A Historical Look at Dinner Time

A Historical Look at Dinner Time  Find more genealogy blogs at FamilyTree.comHow does your family eat dinner? Does everyone gather at the kitchen or dining room table and turn off their smartphones? Do you all grab a plate and sit in front of the TV? The way that families have eaten dinner has changed over time.

NPR points out previous to the late 18th century, families did not eat dinner together. The reason has a lot to do with how their homes were set up. They did not have a dining room with a table set aside for the purpose of having the family gather at it for dinner.

Instead, rooms and furniture in their homes were multi-purpose. Their table was used for many different purposes and was small (as compared to tables today). In the 18th century, people lived with extended families. In other words, a set of parents would live with their children and also with their own parents. Families had, on average five or more children.

Families in the 18th century ate dinner in shifts. They couldn’t all fit around the table at the same time. If there weren’t enough chairs for everyone, the men would sit in the chairs and the women and children would stand. Some of the women and children might come and go from the table instead of remaining there for the entire dinner.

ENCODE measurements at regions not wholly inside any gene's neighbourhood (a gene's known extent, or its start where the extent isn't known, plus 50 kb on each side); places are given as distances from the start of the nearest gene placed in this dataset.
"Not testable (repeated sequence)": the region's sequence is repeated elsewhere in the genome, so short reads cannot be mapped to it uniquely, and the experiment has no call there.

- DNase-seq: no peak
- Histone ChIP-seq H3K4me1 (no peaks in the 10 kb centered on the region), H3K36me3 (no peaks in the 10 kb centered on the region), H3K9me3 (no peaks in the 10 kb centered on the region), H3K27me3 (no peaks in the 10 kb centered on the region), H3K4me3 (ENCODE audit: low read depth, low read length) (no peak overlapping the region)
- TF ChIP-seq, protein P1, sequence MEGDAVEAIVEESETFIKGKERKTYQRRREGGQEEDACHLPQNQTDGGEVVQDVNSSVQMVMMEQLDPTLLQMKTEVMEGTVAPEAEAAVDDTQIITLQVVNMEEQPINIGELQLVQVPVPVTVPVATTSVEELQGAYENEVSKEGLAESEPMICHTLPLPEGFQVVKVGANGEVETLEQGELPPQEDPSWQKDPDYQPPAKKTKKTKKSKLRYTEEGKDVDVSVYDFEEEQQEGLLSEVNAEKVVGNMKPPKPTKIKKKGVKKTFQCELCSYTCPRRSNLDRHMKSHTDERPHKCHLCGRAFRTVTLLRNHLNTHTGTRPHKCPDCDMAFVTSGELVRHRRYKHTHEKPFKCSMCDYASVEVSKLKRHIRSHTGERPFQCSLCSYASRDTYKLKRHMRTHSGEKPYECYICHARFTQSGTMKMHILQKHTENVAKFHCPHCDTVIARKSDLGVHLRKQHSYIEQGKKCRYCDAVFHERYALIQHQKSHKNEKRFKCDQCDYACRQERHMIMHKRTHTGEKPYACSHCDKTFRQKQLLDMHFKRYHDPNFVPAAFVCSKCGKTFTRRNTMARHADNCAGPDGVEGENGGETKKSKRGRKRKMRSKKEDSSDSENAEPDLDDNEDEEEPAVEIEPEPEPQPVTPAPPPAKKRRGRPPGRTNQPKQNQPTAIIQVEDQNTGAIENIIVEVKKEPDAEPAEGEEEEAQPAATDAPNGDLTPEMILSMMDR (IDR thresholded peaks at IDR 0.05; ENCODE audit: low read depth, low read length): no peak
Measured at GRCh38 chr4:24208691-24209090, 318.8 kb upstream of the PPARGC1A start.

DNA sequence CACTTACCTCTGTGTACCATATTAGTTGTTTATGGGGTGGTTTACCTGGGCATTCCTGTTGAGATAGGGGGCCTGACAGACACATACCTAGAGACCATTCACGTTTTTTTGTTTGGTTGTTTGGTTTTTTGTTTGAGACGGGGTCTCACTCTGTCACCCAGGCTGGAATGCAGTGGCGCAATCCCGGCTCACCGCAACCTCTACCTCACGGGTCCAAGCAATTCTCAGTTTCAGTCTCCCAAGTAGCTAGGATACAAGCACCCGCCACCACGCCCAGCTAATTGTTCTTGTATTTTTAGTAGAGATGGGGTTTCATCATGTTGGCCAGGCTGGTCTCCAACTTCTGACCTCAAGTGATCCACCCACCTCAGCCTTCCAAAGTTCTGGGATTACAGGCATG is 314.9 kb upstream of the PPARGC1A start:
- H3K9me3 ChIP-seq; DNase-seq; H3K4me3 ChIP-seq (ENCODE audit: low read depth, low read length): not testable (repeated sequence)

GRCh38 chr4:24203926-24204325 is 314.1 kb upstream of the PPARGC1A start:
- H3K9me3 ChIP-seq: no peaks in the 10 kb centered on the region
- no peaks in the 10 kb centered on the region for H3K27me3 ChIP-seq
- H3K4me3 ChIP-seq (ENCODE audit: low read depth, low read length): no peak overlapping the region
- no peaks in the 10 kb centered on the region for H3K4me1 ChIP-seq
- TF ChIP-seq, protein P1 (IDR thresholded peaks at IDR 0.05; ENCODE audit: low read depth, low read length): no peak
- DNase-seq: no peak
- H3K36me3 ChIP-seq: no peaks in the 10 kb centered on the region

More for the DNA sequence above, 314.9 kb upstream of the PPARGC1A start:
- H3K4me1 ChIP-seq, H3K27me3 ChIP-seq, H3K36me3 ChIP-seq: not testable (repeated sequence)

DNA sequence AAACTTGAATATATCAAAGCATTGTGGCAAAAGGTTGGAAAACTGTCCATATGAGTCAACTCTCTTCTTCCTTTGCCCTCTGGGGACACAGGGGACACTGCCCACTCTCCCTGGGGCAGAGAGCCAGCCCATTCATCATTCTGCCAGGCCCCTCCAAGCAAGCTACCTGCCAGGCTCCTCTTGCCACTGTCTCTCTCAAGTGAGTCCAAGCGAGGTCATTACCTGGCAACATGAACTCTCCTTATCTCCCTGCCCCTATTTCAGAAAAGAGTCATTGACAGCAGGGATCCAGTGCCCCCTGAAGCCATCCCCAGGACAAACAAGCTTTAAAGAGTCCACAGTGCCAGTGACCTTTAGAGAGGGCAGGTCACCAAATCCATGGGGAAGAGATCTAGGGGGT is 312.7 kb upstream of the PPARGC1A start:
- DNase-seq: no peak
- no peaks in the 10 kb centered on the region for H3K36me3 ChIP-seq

One of the very first American homes to have a dining room was Thomas Jefferson’s Monticello, which was built in 1772. The dining table consisted of two freestanding drop-leaf tables that were extended to be put together to form a larger table. When the table was fully extended, it could seat twelve people.

Some other 18th century homes may have had similar tables. They would be placed against the wall when not in use. Monticello’s dining room inspired well-to-do families to have homes that also had a dedicated dining room in them. This notion eventually spread to the middle class and lower-income families over the years.

By the 1950’s, it had become common practice for families to eat dinner together at the dining room table. People dressed nicely for dinner. The father would set at the head of the table. The mother would sit at the other end, and the children would be seated at the sides of the table. Conversation was as much a part of dinner as the food was. People were expected to limit their discussions to pleasant topics.

Today, some families continue to eat dinner together every night. Others eat dinner together while sitting in front of the TV. There are also families where everyone is on different schedules and who cannot eat dinner together every night.

Related Articles at FamilyTree.com:

* Foods Eaten By Our Ancestors

* Thanksgiving is National Family History Day

* Foods of Our Ancestors

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